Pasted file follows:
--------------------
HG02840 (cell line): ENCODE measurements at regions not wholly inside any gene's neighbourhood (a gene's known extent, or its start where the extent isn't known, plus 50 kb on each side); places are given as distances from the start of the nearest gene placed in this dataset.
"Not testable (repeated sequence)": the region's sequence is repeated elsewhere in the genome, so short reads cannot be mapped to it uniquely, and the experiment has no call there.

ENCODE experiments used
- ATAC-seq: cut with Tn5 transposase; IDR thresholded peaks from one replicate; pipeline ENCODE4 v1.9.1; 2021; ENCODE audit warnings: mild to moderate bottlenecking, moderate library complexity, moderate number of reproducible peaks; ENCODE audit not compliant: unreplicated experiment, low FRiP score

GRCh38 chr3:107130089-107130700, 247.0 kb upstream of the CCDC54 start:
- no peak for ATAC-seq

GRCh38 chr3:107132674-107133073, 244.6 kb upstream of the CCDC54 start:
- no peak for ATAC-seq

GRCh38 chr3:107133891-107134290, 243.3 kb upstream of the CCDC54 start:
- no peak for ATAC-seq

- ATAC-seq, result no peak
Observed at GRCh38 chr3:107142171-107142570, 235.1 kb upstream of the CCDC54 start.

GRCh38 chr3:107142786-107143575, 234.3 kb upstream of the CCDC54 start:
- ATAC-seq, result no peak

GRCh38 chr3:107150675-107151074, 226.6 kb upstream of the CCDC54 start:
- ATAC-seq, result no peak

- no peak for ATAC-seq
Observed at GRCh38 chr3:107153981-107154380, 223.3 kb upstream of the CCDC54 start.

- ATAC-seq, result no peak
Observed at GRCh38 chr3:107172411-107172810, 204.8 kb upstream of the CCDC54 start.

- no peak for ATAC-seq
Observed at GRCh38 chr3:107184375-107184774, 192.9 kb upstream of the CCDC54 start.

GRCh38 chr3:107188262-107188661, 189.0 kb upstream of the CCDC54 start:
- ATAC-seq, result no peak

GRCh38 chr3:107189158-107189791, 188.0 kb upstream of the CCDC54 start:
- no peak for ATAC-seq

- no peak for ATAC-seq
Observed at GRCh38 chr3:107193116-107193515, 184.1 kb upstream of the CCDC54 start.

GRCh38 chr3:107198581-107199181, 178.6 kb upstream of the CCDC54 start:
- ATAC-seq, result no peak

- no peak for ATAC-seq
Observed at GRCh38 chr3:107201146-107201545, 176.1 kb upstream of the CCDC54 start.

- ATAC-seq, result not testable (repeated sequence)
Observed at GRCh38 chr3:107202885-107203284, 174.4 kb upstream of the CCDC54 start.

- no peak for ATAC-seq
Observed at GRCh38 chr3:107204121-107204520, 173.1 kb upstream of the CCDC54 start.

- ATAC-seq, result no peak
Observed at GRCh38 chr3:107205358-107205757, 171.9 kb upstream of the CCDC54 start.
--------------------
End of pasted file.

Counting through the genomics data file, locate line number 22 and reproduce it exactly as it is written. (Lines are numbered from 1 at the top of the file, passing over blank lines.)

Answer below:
Observed at GRCh38 chr3:107184375-107184774, 192.9 kb upstream of the CCDC54 start.